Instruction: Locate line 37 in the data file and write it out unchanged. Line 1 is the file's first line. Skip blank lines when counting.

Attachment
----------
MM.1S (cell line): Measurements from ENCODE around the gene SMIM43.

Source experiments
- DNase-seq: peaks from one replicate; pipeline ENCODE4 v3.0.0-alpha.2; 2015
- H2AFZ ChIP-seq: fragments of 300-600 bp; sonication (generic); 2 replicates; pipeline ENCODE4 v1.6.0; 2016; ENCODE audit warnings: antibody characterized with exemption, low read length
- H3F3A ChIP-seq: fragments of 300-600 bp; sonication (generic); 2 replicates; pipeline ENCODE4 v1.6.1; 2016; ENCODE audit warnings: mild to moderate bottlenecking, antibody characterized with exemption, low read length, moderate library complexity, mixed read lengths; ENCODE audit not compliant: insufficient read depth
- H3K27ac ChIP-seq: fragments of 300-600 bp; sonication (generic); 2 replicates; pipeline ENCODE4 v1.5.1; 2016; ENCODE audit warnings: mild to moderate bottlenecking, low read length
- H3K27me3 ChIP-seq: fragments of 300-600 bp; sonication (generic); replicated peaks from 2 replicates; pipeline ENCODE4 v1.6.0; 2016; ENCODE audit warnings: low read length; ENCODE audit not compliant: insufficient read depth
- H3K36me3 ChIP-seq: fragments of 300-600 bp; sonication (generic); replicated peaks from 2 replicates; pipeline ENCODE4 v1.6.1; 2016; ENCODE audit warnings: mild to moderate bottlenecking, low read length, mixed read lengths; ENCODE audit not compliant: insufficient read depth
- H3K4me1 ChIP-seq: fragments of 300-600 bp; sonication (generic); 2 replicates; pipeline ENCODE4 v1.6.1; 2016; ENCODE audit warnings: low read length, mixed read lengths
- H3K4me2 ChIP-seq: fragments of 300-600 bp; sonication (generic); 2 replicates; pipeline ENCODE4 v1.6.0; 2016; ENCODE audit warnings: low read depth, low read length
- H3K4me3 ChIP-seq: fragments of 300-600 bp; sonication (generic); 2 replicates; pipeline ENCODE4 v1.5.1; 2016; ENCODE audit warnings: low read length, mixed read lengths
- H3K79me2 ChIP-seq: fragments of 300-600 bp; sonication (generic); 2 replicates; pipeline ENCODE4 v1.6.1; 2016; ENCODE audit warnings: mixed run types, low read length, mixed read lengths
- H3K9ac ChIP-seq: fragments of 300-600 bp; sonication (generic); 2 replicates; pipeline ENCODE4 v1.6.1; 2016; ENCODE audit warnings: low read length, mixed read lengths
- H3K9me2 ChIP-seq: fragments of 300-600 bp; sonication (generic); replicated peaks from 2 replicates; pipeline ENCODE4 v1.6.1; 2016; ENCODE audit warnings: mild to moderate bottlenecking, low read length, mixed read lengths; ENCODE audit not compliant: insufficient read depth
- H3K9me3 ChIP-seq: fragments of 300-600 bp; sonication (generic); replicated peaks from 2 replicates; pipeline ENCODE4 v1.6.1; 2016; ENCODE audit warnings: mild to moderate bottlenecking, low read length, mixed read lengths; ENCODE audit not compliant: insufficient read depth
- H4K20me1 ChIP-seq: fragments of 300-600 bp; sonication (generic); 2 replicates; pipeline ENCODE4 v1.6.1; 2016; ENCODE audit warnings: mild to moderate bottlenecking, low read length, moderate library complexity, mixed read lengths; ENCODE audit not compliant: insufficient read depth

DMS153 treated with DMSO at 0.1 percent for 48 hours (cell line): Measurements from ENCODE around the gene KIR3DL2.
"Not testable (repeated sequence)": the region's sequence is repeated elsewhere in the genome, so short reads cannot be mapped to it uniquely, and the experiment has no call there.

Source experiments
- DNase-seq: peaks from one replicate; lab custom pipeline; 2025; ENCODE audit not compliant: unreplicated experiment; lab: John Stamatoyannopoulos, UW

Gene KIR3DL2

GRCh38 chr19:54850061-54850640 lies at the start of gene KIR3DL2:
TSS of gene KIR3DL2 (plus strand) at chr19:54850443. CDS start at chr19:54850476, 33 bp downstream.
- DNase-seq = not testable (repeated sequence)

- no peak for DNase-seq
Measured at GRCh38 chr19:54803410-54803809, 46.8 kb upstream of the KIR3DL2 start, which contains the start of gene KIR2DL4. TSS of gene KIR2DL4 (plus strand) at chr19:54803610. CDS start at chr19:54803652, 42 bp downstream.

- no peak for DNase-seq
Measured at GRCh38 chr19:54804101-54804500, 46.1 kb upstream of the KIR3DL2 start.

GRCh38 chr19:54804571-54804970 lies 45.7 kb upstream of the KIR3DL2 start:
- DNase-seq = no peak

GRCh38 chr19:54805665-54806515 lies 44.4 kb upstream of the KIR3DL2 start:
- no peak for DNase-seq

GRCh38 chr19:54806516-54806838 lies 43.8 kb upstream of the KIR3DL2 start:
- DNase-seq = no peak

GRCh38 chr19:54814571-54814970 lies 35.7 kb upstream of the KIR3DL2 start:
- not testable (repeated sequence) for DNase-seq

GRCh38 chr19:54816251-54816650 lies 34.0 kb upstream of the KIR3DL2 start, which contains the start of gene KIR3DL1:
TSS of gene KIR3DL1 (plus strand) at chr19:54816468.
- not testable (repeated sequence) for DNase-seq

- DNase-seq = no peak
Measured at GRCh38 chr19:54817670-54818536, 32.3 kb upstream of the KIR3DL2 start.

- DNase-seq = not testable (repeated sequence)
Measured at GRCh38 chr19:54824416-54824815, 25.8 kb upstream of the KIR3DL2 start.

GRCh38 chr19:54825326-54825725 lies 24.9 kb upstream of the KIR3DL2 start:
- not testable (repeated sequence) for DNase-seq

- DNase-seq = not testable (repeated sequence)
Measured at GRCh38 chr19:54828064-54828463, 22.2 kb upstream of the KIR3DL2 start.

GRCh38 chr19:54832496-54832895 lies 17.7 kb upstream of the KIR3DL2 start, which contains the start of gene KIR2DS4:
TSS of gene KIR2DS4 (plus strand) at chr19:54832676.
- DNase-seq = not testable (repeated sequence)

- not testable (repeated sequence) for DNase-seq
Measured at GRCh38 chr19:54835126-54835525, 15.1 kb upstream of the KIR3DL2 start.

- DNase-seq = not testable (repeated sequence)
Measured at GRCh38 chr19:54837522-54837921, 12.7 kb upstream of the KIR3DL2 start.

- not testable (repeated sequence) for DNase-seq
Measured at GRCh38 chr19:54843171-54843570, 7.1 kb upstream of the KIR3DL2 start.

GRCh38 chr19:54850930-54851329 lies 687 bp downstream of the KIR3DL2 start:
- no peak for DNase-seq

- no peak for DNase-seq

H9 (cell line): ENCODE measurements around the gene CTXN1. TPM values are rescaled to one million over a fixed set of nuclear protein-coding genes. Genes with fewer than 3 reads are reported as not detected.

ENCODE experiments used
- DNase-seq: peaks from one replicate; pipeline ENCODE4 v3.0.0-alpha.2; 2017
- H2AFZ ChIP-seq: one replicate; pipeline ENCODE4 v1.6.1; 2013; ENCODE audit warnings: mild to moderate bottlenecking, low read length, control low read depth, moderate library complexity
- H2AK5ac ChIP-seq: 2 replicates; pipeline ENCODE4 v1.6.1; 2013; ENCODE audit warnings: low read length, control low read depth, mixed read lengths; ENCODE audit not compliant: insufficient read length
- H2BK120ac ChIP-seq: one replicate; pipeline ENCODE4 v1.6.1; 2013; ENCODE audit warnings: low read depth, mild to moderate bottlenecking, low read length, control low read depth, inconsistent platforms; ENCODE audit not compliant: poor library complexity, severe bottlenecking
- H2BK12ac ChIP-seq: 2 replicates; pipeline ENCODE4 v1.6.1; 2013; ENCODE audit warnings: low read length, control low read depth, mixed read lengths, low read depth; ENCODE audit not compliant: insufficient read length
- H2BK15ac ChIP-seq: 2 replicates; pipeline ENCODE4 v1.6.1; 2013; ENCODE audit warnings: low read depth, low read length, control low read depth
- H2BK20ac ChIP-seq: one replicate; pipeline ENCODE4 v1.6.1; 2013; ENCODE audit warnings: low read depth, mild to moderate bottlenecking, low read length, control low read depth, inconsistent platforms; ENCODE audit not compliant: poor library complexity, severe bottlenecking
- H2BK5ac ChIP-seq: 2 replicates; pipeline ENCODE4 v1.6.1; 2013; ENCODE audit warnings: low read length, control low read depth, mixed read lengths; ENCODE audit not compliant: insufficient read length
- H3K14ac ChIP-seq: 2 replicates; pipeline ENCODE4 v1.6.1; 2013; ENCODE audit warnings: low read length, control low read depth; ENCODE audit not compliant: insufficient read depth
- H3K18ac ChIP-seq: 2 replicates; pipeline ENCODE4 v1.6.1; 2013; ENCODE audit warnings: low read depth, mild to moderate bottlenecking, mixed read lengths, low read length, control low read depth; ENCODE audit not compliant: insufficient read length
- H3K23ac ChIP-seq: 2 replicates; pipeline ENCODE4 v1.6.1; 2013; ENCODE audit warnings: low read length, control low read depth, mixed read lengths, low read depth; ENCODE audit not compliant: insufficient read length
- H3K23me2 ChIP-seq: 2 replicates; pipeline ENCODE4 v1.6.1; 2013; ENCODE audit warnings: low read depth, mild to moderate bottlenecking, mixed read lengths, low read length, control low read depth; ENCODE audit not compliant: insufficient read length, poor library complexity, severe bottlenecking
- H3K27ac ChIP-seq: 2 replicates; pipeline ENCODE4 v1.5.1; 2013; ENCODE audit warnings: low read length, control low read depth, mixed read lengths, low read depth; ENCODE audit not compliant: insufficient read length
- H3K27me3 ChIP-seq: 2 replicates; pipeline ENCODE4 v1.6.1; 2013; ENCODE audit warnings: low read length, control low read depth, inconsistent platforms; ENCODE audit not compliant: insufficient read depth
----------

GRCh38 chr19:54816251-54816650 lies 34.0 kb upstream of the KIR3DL2 start, which contains the start of gene KIR3DL1: